Service at McDonald’s Slows as Company Feels “Pressure” on Hours of Operation Due to Workforce Shortages: CEO

Service at McDonald’s is getting slower as the company feels pressure on its hours of operation as it struggles to fully equip its restaurants, CEO Chris Kempczinski said.

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Speaking on Wednesday during the company’s third quarter 2021 investor appeal, Kempczinski noted that McDonald’s is finding it “very difficult right now” to find qualified workers for jobs at its restaurants.

“Certainly, it’s a very difficult recruiting environment in the United States, a little less in Europe, but still difficult in Europe. In the USA for us, we see … that there is a salary inflation. Our franchisees there are raising their wages by more than 10 percent wage inflation since the start of the year that we are seeing in our McOpCo (McDonald’s Operated Company) restaurants have increased wages by more than 15 percent, and this has useful benefits, certainly, the higher the wages you pay keep you competitive, ”Kempczinski said.

“But we also find that it’s fair, it’s very difficult right now in the market to find the level of talent that you need,” added the CEO.

Kempczinski said the lack of skilled workers impacted the food giant‘s speed of service and in turn put “pressure” on its hours of operation.

“And so for us, it puts some pressure on things like opening hours, where we could call back late at night, for example, from what we would normally do. It also puts some pressure on service speed, where we’ve been down a little bit on service speed over the last year sort of and we’ve done that in the last quarter. It is also a function of not being able to have full staff in restaurants, ”said Kempczinski.

However, the CEO noted that the problem is “not unsolvable,” pointing to companies operated by McDonald’s, which he says are placing more emphasis on engaging with staff and training them to keep them motivated. .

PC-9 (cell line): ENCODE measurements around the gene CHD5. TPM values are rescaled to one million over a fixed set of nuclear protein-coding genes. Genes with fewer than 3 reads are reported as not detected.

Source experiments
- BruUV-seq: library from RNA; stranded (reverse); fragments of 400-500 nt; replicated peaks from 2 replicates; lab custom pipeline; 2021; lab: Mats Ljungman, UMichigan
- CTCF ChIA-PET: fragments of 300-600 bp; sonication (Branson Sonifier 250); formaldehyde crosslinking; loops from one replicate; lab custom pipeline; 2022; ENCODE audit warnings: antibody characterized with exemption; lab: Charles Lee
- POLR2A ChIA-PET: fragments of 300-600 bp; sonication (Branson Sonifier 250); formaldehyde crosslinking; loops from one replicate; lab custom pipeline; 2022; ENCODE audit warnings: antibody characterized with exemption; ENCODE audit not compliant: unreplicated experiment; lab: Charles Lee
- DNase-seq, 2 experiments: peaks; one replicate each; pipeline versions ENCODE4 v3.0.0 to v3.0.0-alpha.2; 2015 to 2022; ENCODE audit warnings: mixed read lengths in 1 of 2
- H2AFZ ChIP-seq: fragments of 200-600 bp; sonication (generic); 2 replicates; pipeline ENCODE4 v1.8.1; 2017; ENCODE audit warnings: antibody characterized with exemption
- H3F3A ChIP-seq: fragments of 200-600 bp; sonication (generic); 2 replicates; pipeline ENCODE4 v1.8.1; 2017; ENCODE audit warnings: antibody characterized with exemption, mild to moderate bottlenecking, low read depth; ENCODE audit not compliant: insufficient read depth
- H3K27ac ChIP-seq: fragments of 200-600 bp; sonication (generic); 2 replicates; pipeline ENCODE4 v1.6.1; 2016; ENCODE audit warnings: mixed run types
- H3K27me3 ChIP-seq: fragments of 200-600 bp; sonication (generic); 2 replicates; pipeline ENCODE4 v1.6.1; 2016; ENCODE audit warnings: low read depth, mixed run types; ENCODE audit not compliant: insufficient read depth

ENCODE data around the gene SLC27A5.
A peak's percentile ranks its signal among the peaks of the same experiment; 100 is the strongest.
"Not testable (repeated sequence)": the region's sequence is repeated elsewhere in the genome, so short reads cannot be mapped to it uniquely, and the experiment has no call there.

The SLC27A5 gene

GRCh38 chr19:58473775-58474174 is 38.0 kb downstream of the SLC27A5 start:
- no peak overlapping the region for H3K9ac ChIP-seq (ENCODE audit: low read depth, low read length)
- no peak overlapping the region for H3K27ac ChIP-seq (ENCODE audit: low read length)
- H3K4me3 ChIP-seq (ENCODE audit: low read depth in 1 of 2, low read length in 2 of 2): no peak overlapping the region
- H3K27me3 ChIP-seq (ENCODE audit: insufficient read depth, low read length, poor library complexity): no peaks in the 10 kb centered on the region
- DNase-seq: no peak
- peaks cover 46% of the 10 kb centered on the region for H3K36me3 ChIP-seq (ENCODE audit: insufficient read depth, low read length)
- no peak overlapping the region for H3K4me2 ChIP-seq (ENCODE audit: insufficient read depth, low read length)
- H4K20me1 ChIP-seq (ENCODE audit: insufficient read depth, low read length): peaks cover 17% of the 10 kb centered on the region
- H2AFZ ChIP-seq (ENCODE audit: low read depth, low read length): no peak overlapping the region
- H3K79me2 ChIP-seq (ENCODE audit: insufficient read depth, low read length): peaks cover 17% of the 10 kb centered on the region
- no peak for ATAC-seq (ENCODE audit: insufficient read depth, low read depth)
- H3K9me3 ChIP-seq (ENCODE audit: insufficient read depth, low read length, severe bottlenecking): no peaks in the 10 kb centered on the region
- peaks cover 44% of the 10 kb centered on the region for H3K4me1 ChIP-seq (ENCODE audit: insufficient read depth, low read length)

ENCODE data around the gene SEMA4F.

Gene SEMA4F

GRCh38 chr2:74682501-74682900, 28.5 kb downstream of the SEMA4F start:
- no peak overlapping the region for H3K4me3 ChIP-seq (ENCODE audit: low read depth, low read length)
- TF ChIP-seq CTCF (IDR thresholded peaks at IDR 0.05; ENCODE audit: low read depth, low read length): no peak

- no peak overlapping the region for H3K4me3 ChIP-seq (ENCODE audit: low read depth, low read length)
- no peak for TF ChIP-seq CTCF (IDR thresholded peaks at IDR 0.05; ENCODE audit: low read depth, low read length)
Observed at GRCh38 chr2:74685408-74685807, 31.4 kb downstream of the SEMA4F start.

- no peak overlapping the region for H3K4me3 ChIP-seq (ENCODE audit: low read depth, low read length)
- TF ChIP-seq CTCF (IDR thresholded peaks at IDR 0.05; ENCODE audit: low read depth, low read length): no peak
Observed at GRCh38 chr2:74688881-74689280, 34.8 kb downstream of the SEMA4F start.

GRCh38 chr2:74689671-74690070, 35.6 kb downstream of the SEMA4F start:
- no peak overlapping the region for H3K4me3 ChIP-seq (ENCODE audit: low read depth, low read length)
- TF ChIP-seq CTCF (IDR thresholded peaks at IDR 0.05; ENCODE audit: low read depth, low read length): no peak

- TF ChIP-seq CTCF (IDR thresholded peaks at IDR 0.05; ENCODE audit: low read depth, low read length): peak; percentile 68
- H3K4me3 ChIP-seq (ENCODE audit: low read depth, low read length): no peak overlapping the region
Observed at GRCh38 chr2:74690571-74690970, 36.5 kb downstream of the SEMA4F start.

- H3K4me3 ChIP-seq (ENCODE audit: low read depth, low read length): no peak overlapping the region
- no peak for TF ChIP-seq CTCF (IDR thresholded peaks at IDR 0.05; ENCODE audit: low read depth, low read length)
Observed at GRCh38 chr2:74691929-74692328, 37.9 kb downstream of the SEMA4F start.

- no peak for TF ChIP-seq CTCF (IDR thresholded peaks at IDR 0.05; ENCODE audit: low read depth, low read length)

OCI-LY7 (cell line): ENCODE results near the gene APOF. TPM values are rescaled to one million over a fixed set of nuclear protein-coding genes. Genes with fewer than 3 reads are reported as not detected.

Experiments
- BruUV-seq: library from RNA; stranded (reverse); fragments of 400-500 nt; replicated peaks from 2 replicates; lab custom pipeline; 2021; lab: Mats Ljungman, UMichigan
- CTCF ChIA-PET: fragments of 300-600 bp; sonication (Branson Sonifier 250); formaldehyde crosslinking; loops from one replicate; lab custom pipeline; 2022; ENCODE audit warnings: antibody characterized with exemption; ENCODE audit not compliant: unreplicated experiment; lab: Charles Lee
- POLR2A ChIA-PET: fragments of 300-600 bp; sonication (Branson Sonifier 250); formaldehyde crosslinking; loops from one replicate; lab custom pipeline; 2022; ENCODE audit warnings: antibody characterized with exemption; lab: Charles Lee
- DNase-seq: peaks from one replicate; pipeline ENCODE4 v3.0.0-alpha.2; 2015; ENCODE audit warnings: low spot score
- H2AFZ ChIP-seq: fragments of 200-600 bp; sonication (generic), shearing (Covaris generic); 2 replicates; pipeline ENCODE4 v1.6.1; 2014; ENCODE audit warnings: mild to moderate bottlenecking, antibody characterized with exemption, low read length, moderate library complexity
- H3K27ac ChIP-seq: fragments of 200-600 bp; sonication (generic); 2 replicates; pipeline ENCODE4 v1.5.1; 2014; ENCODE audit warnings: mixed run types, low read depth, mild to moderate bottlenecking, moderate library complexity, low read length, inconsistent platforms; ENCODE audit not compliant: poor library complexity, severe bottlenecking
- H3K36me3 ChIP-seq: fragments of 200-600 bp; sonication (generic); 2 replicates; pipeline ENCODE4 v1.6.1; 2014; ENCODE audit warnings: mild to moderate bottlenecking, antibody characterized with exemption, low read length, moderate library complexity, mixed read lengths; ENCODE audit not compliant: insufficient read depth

“It can make a difference,” said the CEO. “But certainly, I was hoping and expecting the situation to improve, maybe a little faster than what happened. And I think it’s going to continue to be a tough environment for the next few quarters. “

Many companies, especially those in the restaurant and hospitality industry, as well as small business owners, are increasing employee wages in an effort to address shortages and attract workers amid labor shortages -work at the national level and hiring difficulties due to the Covid-19 pandemic.

The McDonald’s CEO also acknowledged the current supply chain issues around the world, which have seen commodity prices skyrocket along with consumer shortages.

Kempczinsk said staple costs for McDonald’s increased by around 2% for the first nine months of this year, but expected them to reach between 3.5% and 4% for the whole year, which will put a little extra pressure on the fourth quarter.

To offset wage increases, pressures on the workforce and skyrocketing supply prices, the fast food company has raised its prices, with Kempczinsk noting that these increases are expected to reach around one percent from a year on the other by the end of 2021, said Kempczinsk.

“We haven’t seen, I’ll say more resistance to our price increases than we’ve seen historically. So these 6% have been rather well received by customers, ”he said.

President Joe Biden attempted to alleviate supply shortages and disruptions leading up to Christmas, and earlier this month he said he received confirmation from UPS, FedEx, Walmart and other companies, as well as the Port of Los Angeles, to increase the number of shifts to deal with a backlog of container ships, labor shortages and warehousing issues.

Despite the labor shortage, McDonald’s global comparable sales grew 12.7% in the third quarter and 10.2% year over year, according to its third quarter results published Wednesday. The company achieved total sales of $ 6.2 billion.

By Katabella Roberts

Katabella Roberts is a journalist currently based in Turkey. She covers current affairs and business for The Epoch Times, focusing primarily on the United States.

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